The New Racial Segregation at Public Schools
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Overview: America’s schools are more segregated now than they were in the late 1960s. More than 50 years after Brown v. Board of Education, we need to radically rethink the meaning of “school choice.”
So much depends on a yellow bus, winding its way across the North Carolina landscape.
For decades, this was how Wake County integrated its schools. Buses would pick up public school students in largely minority communities along the Raleigh Beltline; in affluent Cary, a Raleigh suburb; in dozens of small towns and unincorporated communities around this fast growing state capital.
Most of the students would travel to schools not far from home. But every year, a few would cross the county to a new school, in a neighborhood very different from their own.
The system won Wake County praise from many integration advocates — but locally, people were less enchanted. In late 2008, a wave of anti-busing sentiment swept in new school board members who promised to support neighborhood schools and keep kids closer to home.
Cathy Truitt worries about what will happen next.
“If we end busing abruptly, we’ll be taking a rapid step back to resegregation,” said Truitt, a retired teacher who was defeated in her bid for a school board seat.
While Truitt worries about the effects of an end to busing, she says voters were exasperated with a system that seemed to randomly reassign their children to schools far from home.
“A child could be reassigned for three out of four years, while another family would go untouched, “ Truitt said. “While people embraced diversity, they were absolutely tired of losing their choices.”
The New Segregation
Stories like that are bound to get a reaction from Amy Stuart Wells.
A professor at Teachers College at Columbia University, Wells has spent much of her career studying the resegregation of American schools — writing the history of the steady march back to separateness that has left our educational system more racially segregated now than it was in 1968.
“We don’t have to accept this juxtaposition that puts school choice on one side and a civil rights approach to integration on the other,” Wells said. “Our approaches to school choice over the past 20 years have been pretty unimaginative — and children are paying for our lack of imagination.”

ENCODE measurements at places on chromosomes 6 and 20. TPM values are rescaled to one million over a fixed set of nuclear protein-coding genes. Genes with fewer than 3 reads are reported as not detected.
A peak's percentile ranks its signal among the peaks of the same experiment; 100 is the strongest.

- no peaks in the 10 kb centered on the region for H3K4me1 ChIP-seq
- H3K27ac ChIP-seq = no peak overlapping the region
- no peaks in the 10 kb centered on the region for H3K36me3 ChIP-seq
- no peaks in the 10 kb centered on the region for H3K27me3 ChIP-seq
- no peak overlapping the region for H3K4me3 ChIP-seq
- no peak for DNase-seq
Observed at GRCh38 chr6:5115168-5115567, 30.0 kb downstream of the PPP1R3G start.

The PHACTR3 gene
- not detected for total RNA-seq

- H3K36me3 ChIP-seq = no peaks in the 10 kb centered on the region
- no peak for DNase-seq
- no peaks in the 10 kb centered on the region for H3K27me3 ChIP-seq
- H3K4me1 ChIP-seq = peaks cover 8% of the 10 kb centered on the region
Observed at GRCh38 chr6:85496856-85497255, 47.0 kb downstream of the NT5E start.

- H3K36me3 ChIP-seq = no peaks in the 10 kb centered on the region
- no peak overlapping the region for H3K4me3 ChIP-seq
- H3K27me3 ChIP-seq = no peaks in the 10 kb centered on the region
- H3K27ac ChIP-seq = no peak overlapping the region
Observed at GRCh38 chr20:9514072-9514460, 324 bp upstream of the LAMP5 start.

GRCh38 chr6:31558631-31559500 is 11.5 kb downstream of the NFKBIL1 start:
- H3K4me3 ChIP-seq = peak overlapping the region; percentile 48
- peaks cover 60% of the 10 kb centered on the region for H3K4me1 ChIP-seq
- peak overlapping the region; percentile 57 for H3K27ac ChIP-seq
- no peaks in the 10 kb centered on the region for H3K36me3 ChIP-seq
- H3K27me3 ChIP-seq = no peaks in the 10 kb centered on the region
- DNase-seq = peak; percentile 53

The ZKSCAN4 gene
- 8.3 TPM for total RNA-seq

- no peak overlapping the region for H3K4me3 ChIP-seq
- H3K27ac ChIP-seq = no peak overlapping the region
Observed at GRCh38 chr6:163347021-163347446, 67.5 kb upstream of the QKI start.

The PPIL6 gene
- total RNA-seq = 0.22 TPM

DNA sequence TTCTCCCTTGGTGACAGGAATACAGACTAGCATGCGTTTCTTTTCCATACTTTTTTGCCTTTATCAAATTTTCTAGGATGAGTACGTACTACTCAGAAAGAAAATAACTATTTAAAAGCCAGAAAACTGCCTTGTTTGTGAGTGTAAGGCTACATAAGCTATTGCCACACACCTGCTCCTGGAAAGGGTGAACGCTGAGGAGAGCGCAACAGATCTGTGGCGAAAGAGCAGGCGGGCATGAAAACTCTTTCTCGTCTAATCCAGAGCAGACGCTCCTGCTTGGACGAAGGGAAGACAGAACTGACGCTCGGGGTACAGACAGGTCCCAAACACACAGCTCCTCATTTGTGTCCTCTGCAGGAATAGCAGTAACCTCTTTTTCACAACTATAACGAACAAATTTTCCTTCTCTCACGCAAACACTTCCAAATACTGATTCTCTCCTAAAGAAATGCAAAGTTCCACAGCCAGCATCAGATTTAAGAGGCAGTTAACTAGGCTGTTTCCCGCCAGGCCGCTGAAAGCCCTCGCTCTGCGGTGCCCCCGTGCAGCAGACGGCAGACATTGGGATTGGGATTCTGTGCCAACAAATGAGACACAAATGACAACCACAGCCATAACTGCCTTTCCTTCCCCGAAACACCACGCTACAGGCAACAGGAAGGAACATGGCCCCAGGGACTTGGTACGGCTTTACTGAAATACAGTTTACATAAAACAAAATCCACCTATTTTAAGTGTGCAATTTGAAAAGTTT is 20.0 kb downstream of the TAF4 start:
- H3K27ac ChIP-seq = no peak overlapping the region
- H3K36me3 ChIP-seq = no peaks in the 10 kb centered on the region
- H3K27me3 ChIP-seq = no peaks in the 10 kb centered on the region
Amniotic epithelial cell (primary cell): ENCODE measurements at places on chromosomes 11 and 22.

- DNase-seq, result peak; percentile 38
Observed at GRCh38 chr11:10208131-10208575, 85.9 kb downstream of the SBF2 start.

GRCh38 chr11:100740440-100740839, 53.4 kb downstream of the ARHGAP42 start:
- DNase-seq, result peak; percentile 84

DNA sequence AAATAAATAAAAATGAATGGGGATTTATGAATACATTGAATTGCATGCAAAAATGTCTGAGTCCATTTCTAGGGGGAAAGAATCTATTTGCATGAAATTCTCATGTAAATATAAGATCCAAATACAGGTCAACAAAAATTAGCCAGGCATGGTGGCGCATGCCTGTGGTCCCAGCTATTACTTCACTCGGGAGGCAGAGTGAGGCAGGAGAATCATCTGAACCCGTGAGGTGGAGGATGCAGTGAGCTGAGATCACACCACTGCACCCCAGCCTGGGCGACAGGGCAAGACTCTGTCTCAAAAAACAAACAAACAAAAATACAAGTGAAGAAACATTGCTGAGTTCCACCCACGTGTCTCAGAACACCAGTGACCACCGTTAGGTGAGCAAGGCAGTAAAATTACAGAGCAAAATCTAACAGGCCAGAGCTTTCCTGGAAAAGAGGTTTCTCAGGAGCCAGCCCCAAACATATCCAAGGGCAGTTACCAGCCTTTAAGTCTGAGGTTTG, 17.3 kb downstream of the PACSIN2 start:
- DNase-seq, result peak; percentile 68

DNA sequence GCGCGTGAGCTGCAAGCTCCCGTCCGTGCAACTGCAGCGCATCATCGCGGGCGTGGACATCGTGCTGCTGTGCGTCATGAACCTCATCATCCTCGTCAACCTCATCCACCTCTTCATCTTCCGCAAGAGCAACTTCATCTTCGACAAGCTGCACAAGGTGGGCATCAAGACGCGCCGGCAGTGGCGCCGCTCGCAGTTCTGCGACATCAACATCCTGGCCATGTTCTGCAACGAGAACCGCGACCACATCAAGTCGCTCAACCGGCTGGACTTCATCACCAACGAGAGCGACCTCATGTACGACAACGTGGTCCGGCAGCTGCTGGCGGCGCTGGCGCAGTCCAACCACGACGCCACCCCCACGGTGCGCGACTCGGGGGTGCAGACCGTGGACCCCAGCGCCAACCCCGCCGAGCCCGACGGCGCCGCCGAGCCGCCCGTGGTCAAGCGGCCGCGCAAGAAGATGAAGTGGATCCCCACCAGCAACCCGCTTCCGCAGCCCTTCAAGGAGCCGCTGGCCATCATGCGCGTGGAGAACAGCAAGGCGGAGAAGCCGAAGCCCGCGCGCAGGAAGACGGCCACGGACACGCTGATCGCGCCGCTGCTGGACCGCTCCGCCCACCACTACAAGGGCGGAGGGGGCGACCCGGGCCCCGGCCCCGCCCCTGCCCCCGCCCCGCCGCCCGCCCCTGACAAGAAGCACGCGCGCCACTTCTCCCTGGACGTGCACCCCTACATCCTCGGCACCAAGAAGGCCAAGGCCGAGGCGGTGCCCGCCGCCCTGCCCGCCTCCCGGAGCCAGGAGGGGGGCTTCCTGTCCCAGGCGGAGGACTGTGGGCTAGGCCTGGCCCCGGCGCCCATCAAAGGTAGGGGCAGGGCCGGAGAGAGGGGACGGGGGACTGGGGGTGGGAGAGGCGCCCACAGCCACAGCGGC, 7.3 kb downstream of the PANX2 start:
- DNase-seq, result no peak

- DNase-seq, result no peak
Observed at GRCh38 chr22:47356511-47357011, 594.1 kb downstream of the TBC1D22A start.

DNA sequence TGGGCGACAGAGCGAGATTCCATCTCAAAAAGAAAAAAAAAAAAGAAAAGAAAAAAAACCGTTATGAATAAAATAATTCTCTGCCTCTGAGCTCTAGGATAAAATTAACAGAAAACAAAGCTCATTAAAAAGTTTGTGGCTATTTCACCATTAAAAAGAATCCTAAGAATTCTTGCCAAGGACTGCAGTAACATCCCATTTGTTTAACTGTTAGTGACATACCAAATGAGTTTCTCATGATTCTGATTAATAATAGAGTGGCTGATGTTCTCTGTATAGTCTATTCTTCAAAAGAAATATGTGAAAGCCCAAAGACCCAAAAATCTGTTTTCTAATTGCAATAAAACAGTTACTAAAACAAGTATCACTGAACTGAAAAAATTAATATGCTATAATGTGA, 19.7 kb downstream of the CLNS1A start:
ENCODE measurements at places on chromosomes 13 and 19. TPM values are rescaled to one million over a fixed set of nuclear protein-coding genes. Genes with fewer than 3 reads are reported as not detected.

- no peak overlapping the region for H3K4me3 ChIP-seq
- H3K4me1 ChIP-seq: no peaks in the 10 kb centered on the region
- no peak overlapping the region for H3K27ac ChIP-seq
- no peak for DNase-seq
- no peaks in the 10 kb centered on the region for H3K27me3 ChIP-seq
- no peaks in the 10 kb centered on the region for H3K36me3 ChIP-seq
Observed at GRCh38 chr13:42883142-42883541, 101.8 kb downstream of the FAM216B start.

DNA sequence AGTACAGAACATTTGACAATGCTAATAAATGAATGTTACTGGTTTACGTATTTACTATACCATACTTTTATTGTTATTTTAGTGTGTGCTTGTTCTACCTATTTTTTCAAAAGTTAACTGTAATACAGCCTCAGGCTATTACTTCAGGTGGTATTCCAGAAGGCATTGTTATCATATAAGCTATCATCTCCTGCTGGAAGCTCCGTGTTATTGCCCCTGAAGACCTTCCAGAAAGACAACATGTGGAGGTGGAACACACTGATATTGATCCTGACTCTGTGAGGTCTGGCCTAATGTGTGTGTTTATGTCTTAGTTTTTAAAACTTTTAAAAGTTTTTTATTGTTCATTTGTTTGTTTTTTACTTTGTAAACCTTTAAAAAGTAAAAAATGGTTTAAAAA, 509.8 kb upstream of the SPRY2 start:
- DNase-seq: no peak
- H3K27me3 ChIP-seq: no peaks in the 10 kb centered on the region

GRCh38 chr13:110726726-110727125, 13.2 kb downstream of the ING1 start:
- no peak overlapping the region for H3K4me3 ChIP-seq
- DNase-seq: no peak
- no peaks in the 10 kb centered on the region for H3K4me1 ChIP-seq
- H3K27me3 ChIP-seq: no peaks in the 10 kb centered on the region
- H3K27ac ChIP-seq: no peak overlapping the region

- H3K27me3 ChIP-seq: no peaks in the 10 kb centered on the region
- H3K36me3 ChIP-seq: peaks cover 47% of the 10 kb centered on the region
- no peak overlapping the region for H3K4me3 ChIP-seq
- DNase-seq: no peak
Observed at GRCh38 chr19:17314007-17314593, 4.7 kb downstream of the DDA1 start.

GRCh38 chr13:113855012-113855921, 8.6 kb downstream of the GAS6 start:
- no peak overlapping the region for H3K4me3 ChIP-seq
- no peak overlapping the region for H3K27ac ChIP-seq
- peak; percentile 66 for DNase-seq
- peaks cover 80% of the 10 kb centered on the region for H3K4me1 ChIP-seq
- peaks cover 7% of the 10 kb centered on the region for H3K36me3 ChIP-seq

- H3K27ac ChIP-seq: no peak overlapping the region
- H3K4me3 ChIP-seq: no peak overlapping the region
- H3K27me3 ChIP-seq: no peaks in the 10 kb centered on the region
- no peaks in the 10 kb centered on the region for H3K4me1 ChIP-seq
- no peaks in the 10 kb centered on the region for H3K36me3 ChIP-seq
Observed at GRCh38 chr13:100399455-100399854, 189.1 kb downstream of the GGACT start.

For Wells and other experts on school integration, the Wake County school board election is just another phase in a long-term, city-by-city struggle over how to integrate our schools. It’s a struggle that the entire country has been losing for the better part of two decades.
Today, one-third of black students attend school in places where the black population is more than 90 percent. A little less than half of white students attend schools that are more than 90 percent white. One-third of all black and Latino students attend high-poverty schools (where more than 75 percent of students receive free or reduced lunch); only 4 percent of white children do.
Things have been better, and not so long ago. In 1990 more than 40 percent of black students in the South were attending majority-white schools. Today, fewer than 30 percent of students do — roughly the same percentage as in the late 1960s, when many districts were still refusing to implement 1954’s Brown v. Board of Education.
That trend isn’t limited just to the South, according to Gary Orfield, director of the Civil Rights Project at UCLA. According to Orfield, some of the deepest racial divisions in America today are in the Midwest, where old patterns of “white flight” have shaped the suburban landscape, and a new generation of immigrants is settling into communities that were never under orders to desegregate.